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Delayed reporting of concussions may lead to prolonged post-concussion symptoms

According to a study published in this month’s Journal of Athletic Training, athletes who wait to report a concussion may experience prolonged recovery times. Researchers determined that athletes who delay post-concussion treatment missed close to one more week of activity than those who received immediate treatment. Athletes who do not receive immediate treatment are at risk for further damage to the brain and will most likely take much longer to recover. Previous research has also supported...Read more

DHA helps improve kidney cancer therapy according to new study

According to a new study published in the journal Molecular Cancer Therapeutics, researchers demonstrate that docosahexaenoic acid (DHA) helps reduce renal cell carcinoma invasiveness, growth rate, and blood vessel growth when combined with the anti-cancer therapy regorafenib.  Regorafenib is one of a new generation of anti-cancer therapies that attack tyrosine kinases. Unfortunately, kidney cancers mutate to resist these therapies. However, DHA metabolites called...Read more

Study demonstrates nutritional supplements improve efficacy of antidepressants

According to an evidence review published earlier this week in the American Journal of Psychiatry, researchers confirmed that certain nutritional supplements can increase the efficacy of antidepressants for individuals with clinical depression. Researchers at Harvard and the University of Melbourne examined 40 clinical trials along with a systematic review of the evidence for nutrient supplements that are used as adjuncts to help with clinical depression. As a result, fish oil, SAMe,...Read more

New study finds vitamin D improves heart function

According to a new study published Monday in the Journal of the American College of Cardiology, researchers demonstrated that vitamin D improves heart function in patients with chronic heart failure. Heart failure affects more than 23 million people worldwide. This statistic emphasizes the significance of this new study because it presents the first evidence that vitamin D supplementation can improve heart function of people with heart failure. The findings could make a meaningful difference in...Read more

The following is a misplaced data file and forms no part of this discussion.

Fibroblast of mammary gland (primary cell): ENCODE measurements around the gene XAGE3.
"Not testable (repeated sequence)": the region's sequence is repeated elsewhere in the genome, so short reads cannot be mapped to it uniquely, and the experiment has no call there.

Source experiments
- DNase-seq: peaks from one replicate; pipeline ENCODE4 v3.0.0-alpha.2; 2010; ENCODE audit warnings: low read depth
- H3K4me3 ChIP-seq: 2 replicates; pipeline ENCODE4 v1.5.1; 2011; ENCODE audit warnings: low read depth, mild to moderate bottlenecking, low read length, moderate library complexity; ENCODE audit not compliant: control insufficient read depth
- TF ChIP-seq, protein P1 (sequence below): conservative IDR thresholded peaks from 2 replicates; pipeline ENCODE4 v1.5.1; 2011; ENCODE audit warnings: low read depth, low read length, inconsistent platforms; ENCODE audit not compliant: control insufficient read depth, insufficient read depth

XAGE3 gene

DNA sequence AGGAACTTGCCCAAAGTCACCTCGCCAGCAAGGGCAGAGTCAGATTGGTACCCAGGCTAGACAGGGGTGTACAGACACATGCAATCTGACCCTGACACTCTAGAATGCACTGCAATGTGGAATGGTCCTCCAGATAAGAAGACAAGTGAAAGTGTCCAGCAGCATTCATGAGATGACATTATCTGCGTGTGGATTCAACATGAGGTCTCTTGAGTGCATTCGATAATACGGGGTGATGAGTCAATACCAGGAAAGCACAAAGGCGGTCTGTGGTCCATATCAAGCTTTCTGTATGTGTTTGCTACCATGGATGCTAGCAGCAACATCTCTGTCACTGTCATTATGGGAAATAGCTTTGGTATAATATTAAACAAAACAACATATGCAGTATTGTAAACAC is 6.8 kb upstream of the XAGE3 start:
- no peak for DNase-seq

New study shows higher doses of omega 3 fatty acids, specifically EPA, are beneficial for depression

Depression is a major cause of disease burden worldwide, affecting approximately 350 million people. For quite some time now, fish oil supplementation has been a recommended adjunct for helping with major depressive disorder (MDD). According to a new meta-analysis published two weeks ago in Translational Psychiatry, researchers have further confirmed the link between intake of omega-3 fatty acids and the reduction in major depressive disorder. This meta-analysis consisted of 13...Read more

New study reveals individuals with metabolic syndrome may require more vitamin E

New research published just two days ago in the American Journal of Clinical Nutrition demonstrated that approximately one-third of Americans who have metabolic syndrome do not absorb dietary vitamin E as effectively as healthy individuals. Vitamin E is a potent antioxidant that is essential to overall health. It is estimated that 35% of Americans have metabolic syndrome, which is characterized by having at least three of the following traits: excess abdominal fat, elevated blood pressure, low...Read more

Chemical exposure may be linked to rising rates in diabetes and obesity

According to a statement issued three days ago by the Endocrine Society, their summary links endocrine-disrupting chemical exposure to two of our biggest public health risks, diabetes and obesity. This news builds upon the Endocrine Society’s 2009 report, which examined the scientific evidence on endocrine-disrupting chemicals (EDCs) and the health risks associated with them. Since 2009, additional research has demonstrated that exposure to EDCs is associated with an increased risk of diabetes...Read more

Low vitamin D associated with age-related cognitive decline and dementia

In a new study published earlier this month in JAMA Neurology, researchers demonstrated a significant association between vitamin D insufficiency and cognitive decline that is specifically seen in Alzheimer's disease and dementia. The results reinforce the importance of identifying vitamin D insufficiency among the elderly. Here, low vitamin D levels were associated with significantly faster rates of decline in memory and executive function performance. This study included approximately...Read more

Resveratrol helps to stabilize Alzheimer's disease biomarker